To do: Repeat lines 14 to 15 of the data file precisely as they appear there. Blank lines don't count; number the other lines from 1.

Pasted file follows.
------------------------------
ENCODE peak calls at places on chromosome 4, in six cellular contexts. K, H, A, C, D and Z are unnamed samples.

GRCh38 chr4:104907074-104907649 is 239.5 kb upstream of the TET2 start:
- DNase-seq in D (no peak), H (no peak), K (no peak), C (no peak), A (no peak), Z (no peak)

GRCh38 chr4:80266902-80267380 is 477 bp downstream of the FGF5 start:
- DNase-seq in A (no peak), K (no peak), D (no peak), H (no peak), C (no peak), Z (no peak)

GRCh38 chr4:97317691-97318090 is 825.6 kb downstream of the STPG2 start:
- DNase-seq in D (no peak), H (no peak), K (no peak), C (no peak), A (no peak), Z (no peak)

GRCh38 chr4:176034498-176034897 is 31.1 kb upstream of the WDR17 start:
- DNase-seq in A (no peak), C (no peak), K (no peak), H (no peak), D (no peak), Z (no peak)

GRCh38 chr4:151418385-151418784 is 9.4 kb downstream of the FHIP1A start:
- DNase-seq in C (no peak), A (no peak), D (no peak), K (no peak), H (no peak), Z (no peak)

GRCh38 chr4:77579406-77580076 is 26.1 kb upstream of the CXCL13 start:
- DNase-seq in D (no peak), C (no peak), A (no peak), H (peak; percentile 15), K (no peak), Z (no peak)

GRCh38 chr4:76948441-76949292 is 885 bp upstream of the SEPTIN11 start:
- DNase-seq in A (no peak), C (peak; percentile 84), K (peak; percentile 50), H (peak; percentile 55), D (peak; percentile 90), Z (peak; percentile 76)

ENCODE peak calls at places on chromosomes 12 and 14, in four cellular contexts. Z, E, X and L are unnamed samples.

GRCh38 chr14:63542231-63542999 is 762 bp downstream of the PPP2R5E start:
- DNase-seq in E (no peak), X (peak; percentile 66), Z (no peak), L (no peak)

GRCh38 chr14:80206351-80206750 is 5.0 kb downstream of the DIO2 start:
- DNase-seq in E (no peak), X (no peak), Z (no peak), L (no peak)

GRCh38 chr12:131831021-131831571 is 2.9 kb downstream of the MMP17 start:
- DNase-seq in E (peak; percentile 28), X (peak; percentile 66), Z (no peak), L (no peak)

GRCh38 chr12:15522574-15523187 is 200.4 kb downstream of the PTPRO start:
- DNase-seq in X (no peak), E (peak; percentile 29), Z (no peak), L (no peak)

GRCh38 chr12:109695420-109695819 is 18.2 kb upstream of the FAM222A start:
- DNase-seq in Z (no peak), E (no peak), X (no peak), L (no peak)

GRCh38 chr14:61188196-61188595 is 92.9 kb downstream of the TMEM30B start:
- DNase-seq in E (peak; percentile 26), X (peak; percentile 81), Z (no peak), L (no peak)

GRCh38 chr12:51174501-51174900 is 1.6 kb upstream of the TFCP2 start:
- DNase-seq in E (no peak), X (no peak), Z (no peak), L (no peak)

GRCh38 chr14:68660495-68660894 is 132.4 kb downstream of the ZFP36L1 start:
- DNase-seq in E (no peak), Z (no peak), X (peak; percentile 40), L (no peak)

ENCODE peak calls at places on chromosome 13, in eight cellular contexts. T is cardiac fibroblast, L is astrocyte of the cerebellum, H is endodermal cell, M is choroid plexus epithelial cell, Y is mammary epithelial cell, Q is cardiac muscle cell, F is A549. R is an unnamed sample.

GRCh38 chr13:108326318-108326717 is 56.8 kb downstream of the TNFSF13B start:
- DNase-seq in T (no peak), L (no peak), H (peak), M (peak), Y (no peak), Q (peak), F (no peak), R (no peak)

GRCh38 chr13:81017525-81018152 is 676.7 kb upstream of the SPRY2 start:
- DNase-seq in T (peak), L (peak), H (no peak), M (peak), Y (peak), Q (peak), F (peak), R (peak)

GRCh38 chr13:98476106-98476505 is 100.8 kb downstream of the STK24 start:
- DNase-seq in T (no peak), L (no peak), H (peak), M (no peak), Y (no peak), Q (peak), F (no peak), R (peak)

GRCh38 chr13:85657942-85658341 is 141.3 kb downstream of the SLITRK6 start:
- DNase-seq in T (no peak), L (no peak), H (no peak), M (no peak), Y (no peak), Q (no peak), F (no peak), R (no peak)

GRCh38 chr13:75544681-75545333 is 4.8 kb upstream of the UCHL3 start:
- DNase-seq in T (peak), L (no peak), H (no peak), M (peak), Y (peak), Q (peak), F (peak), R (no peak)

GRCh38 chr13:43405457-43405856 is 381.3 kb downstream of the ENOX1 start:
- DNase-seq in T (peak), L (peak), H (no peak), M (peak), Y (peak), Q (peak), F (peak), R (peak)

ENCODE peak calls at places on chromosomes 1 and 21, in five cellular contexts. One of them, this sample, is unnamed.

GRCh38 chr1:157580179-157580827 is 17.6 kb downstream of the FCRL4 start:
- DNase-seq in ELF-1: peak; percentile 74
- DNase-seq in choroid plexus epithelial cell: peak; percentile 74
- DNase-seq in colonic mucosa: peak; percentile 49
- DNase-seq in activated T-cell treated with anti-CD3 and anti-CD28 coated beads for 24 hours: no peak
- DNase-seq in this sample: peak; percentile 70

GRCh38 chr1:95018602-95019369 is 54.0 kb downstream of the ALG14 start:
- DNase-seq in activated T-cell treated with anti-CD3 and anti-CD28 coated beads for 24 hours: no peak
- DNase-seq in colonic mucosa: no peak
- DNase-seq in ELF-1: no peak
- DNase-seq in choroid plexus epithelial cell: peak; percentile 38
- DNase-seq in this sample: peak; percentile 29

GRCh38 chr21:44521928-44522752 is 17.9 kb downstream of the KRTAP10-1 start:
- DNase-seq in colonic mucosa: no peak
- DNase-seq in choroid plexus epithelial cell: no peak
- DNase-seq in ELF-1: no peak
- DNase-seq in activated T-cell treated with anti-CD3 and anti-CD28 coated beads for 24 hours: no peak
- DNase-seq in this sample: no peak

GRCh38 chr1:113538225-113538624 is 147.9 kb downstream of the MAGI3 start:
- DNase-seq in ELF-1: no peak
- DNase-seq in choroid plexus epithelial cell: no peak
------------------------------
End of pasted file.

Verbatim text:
GRCh38 chr4:76948441-76949292 is 885 bp upstream of the SEPTIN11 start:
- DNase-seq in A (no peak), C (peak; percentile 84), K (peak; percentile 50), H (peak; percentile 55), D (peak; percentile 90), Z (peak; percentile 76)